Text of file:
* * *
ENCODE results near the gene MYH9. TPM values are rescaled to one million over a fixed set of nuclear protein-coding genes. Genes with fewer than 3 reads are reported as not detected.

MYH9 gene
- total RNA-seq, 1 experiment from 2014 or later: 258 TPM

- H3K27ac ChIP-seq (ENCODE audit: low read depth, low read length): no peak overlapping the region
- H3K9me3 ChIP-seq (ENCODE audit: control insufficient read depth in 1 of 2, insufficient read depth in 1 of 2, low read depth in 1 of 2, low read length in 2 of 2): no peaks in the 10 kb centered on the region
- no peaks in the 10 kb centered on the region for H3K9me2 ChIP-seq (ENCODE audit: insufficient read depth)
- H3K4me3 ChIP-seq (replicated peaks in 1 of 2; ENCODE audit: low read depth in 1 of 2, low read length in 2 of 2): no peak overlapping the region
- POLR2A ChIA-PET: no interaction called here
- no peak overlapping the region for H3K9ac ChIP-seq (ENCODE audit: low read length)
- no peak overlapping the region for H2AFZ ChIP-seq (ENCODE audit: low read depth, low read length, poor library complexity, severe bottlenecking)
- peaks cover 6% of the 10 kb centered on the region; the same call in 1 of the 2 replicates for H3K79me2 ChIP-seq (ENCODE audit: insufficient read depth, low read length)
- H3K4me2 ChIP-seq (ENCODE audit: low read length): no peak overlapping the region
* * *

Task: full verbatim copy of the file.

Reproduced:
ENCODE results near the gene MYH9. TPM values are rescaled to one million over a fixed set of nuclear protein-coding genes. Genes with fewer than 3 reads are reported as not detected.

MYH9 gene
- total RNA-seq, 1 experiment from 2014 or later: 258 TPM

- H3K27ac ChIP-seq (ENCODE audit: low read depth, low read length): no peak overlapping the region
- H3K9me3 ChIP-seq (ENCODE audit: control insufficient read depth in 1 of 2, insufficient read depth in 1 of 2, low read depth in 1 of 2, low read length in 2 of 2): no peaks in the 10 kb centered on the region
- no peaks in the 10 kb centered on the region for H3K9me2 ChIP-seq (ENCODE audit: insufficient read depth)
- H3K4me3 ChIP-seq (replicated peaks in 1 of 2; ENCODE audit: low read depth in 1 of 2, low read length in 2 of 2): no peak overlapping the region
- POLR2A ChIA-PET: no interaction called here
- no peak overlapping the region for H3K9ac ChIP-seq (ENCODE audit: low read length)
- no peak overlapping the region for H2AFZ ChIP-seq (ENCODE audit: low read depth, low read length, poor library complexity, severe bottlenecking)
- peaks cover 6% of the 10 kb centered on the region; the same call in 1 of the 2 replicates for H3K79me2 ChIP-seq (ENCODE audit: insufficient read depth, low read length)
- H3K4me2 ChIP-seq (ENCODE audit: low read length): no peak overlapping the region